Sample 2.1.5a & 2.1.5b: For these samples I painted paper in my sketchbook in acrylic paints, then tore it into four pieces lengthwise and rejoined with stitches using household string, some areas were reinforced by masking tape. I liked the contrasting different size holes and large stitches. I thought more about presentation as I worked on these samples, and these can be sent in the post to my tutor or for assessment in a flat format. I am also planning to join wood samples on my return to Spain with this method.
2.1.6 a This is the front cover of my sketchbook, which I tore in half then joined it back together with a large zipper. The top and bottom part of the zipper remained exposed with a small gap and I used bold red stitches to draw attention to this. The reverse was rather unstable and capable of being destroyed by too much use. I glued a strip of fine scrim on the surface, this was a mistake and the glue was exposed and looked ugly. I used a thick strip of tape (2.1.6b) instead to make the surface strong and also to have a bold contrast to the prosaic looking brown sketchbook cover.
2.1.7a I took a paper insert from a discarded CD and tore it in half, then stapled it back together. The fragility of this idea was obvious and there was a lot of movement in the paper, that could potentially destroy the piece if there was much handling. I was attracted to the novelty of using staples and I liked the texture. I used two different size staplers. I was feeling a sense of excitement with these shiny metal staples in different sizes and wanted to experiment more with this material.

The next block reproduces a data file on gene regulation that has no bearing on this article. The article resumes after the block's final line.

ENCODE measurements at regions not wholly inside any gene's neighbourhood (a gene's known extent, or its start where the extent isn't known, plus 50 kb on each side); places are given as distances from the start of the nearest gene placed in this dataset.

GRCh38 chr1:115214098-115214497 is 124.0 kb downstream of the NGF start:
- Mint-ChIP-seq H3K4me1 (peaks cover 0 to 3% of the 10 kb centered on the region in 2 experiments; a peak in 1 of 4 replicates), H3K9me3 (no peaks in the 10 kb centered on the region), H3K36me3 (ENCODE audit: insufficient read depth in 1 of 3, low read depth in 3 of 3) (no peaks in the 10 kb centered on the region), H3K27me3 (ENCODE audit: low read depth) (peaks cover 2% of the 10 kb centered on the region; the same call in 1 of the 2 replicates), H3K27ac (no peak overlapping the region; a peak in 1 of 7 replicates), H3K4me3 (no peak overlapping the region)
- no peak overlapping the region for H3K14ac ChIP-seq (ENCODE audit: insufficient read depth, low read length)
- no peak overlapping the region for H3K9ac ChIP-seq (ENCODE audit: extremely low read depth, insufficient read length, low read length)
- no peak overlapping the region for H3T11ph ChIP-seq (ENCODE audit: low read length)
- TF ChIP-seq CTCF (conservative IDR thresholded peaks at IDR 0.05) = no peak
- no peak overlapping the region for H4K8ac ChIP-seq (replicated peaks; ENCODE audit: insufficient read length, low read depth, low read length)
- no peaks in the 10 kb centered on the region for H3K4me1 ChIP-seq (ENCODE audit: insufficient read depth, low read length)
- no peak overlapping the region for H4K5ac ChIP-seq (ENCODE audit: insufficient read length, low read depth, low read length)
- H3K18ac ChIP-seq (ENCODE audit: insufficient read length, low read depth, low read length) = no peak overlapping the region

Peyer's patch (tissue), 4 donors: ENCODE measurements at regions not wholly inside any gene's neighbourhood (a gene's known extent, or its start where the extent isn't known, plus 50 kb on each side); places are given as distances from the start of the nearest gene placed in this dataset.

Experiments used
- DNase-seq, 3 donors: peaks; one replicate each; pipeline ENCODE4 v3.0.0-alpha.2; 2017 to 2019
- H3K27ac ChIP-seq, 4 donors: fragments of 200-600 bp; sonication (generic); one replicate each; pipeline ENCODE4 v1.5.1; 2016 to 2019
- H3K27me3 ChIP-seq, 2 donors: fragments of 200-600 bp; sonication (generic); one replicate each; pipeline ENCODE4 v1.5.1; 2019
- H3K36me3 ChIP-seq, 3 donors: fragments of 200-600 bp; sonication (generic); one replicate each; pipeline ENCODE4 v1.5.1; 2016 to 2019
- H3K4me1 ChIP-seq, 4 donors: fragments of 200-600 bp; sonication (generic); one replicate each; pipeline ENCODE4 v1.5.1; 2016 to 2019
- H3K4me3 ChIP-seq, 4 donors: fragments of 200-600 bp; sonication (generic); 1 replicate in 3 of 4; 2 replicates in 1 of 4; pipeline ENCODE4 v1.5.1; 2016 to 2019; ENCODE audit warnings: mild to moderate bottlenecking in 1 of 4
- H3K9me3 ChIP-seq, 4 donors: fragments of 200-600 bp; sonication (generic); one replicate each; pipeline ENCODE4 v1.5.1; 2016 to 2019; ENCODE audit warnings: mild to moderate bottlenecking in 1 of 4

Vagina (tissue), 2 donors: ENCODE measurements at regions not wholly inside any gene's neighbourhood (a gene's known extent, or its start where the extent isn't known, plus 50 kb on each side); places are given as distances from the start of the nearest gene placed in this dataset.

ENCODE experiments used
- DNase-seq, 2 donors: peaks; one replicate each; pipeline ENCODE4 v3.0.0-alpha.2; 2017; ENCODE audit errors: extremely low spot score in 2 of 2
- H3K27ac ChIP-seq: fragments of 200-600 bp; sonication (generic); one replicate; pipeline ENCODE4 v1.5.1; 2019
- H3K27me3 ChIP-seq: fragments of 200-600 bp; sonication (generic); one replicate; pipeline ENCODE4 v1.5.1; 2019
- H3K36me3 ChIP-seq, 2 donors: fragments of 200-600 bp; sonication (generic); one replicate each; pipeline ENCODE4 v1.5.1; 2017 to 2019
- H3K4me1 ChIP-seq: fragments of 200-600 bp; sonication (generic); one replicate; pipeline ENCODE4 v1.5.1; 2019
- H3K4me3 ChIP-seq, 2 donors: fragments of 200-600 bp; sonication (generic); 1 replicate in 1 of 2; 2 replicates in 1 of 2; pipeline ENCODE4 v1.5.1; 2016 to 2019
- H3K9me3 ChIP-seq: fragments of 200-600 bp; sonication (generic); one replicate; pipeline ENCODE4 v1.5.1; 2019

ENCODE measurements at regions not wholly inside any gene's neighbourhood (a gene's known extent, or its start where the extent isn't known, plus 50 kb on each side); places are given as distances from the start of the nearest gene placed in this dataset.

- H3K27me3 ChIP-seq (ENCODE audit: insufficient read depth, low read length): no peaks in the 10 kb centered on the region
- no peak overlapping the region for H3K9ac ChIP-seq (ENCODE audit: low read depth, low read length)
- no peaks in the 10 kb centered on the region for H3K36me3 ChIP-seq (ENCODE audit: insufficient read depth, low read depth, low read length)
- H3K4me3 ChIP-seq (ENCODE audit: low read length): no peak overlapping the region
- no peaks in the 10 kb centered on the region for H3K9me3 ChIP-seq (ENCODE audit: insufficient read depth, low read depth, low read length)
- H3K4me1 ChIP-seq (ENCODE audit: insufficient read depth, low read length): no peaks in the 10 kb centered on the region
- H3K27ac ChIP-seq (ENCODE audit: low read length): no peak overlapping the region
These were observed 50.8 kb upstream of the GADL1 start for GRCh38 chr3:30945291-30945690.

Sample 2.1.7b: I added a different torn paper CD insert to the edges of the sample 2.1.7a. I used masking tape on the reverse to create a more solid structure. I also liked how the two disparate pieces worked well together. The top and bottom pieces were images of skiers on a ski slope, yet they looked like Ermine on a royal cloak. I liked the extra strength created by the masking tape so much I explored more with this idea.
Sample 2.1. 7c: I carried on being playful with the staples, and I cut many level slices into sturdy paper from a shiny brochure, the paper was stronger than the CD inserts. On the reverse I used masking tape to put the slices back together. I used a stapler to heavily staple all the slices. I really liked the texture this was creating as well as the sheen of the metal in the staples and decided I wanted to explore this idea further with printable fabric. I have opened up a new direction with the use of staples and I have yet to exploit its full potential. These samples are also flat pieces of work that can be presented in my sketchbook. I had also investigated and researched artists who used staples in their work.